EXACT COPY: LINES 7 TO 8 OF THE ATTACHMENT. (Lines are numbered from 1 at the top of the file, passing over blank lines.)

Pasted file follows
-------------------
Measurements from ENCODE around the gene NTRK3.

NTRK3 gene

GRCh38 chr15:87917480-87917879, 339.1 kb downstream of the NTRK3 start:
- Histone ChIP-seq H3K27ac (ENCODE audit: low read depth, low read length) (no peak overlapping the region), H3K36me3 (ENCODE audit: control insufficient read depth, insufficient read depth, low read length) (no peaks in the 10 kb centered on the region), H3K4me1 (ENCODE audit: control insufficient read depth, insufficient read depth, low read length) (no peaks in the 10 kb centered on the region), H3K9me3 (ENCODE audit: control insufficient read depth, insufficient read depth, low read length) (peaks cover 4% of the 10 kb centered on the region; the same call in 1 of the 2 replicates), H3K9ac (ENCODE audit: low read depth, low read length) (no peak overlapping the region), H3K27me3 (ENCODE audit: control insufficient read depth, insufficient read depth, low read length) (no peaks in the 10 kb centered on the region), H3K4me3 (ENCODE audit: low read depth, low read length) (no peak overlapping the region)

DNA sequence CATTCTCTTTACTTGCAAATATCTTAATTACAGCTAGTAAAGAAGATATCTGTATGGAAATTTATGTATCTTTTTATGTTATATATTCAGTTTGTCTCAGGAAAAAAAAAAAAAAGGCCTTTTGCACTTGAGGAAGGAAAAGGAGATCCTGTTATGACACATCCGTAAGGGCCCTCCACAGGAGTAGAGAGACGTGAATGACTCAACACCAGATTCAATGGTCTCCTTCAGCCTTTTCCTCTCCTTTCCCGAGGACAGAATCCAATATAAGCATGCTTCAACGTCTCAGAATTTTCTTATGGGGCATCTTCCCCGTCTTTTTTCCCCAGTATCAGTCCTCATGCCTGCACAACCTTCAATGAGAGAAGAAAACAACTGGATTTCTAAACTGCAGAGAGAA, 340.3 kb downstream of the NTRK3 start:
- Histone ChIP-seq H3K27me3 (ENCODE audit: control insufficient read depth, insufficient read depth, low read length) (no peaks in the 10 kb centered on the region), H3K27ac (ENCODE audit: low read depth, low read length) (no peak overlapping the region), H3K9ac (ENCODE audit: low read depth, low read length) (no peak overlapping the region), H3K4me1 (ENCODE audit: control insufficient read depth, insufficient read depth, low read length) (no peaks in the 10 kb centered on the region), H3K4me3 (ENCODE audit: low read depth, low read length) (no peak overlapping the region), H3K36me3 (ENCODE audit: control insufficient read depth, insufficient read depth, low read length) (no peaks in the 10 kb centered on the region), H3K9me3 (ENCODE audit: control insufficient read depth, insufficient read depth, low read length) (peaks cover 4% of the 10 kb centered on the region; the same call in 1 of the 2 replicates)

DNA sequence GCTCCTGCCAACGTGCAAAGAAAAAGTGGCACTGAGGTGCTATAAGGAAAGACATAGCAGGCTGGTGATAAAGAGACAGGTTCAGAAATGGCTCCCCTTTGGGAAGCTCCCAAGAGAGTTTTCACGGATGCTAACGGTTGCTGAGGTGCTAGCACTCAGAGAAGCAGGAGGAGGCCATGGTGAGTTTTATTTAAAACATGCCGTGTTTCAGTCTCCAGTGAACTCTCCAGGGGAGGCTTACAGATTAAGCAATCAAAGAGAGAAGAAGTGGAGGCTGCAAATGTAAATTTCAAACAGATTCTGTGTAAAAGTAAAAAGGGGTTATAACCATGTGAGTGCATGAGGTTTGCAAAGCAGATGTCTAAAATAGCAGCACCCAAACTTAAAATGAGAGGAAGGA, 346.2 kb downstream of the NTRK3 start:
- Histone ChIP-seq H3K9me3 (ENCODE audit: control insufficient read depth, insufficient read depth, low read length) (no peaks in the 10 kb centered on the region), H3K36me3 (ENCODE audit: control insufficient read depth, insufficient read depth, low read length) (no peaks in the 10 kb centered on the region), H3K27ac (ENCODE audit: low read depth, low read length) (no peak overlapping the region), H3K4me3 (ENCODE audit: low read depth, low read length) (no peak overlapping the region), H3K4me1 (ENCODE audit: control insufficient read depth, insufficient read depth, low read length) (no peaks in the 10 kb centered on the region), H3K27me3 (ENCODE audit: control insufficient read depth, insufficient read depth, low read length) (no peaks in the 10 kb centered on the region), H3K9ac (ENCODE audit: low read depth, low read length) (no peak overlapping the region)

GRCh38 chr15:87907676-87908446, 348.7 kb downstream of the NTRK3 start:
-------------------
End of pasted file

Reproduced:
DNA sequence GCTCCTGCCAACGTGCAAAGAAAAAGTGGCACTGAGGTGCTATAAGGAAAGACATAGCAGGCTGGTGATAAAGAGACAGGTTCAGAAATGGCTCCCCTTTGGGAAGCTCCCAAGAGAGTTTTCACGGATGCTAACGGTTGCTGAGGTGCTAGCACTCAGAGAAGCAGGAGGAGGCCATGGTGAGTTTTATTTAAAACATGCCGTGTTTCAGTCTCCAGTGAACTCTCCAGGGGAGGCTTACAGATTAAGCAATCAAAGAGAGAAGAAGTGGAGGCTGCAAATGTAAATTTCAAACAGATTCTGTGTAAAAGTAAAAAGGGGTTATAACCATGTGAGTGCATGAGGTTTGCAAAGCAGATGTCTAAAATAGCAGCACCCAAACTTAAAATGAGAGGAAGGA, 346.2 kb downstream of the NTRK3 start:
- Histone ChIP-seq H3K9me3 (ENCODE audit: control insufficient read depth, insufficient read depth, low read length) (no peaks in the 10 kb centered on the region), H3K36me3 (ENCODE audit: control insufficient read depth, insufficient read depth, low read length) (no peaks in the 10 kb centered on the region), H3K27ac (ENCODE audit: low read depth, low read length) (no peak overlapping the region), H3K4me3 (ENCODE audit: low read depth, low read length) (no peak overlapping the region), H3K4me1 (ENCODE audit: control insufficient read depth, insufficient read depth, low read length) (no peaks in the 10 kb centered on the region), H3K27me3 (ENCODE audit: control insufficient read depth, insufficient read depth, low read length) (no peaks in the 10 kb centered on the region), H3K9ac (ENCODE audit: low read depth, low read length) (no peak overlapping the region)